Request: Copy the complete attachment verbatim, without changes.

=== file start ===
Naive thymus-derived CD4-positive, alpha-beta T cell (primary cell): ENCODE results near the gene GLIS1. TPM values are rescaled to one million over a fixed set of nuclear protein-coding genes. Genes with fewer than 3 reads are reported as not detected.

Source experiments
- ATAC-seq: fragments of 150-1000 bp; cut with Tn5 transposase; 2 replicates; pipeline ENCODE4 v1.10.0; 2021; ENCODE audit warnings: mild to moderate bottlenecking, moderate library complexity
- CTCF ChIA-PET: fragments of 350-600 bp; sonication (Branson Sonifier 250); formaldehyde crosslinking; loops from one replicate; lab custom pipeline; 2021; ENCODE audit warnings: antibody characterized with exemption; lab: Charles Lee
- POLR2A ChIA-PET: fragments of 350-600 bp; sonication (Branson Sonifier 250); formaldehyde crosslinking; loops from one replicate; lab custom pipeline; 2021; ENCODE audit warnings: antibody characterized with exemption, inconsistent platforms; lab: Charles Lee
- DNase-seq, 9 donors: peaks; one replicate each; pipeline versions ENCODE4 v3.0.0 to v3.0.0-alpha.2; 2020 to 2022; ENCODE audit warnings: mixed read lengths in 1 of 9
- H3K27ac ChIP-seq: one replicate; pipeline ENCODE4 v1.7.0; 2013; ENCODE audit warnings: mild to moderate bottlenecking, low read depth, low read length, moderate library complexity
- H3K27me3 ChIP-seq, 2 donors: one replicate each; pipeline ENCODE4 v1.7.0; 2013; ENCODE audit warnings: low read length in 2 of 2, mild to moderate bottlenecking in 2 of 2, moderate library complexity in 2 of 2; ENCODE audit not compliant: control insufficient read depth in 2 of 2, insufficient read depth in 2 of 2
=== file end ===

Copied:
Naive thymus-derived CD4-positive, alpha-beta T cell (primary cell): ENCODE results near the gene GLIS1. TPM values are rescaled to one million over a fixed set of nuclear protein-coding genes. Genes with fewer than 3 reads are reported as not detected.

Source experiments
- ATAC-seq: fragments of 150-1000 bp; cut with Tn5 transposase; 2 replicates; pipeline ENCODE4 v1.10.0; 2021; ENCODE audit warnings: mild to moderate bottlenecking, moderate library complexity
- CTCF ChIA-PET: fragments of 350-600 bp; sonication (Branson Sonifier 250); formaldehyde crosslinking; loops from one replicate; lab custom pipeline; 2021; ENCODE audit warnings: antibody characterized with exemption; lab: Charles Lee
- POLR2A ChIA-PET: fragments of 350-600 bp; sonication (Branson Sonifier 250); formaldehyde crosslinking; loops from one replicate; lab custom pipeline; 2021; ENCODE audit warnings: antibody characterized with exemption, inconsistent platforms; lab: Charles Lee
- DNase-seq, 9 donors: peaks; one replicate each; pipeline versions ENCODE4 v3.0.0 to v3.0.0-alpha.2; 2020 to 2022; ENCODE audit warnings: mixed read lengths in 1 of 9
- H3K27ac ChIP-seq: one replicate; pipeline ENCODE4 v1.7.0; 2013; ENCODE audit warnings: mild to moderate bottlenecking, low read depth, low read length, moderate library complexity
- H3K27me3 ChIP-seq, 2 donors: one replicate each; pipeline ENCODE4 v1.7.0; 2013; ENCODE audit warnings: low read length in 2 of 2, mild to moderate bottlenecking in 2 of 2, moderate library complexity in 2 of 2; ENCODE audit not compliant: control insufficient read depth in 2 of 2, insufficient read depth in 2 of 2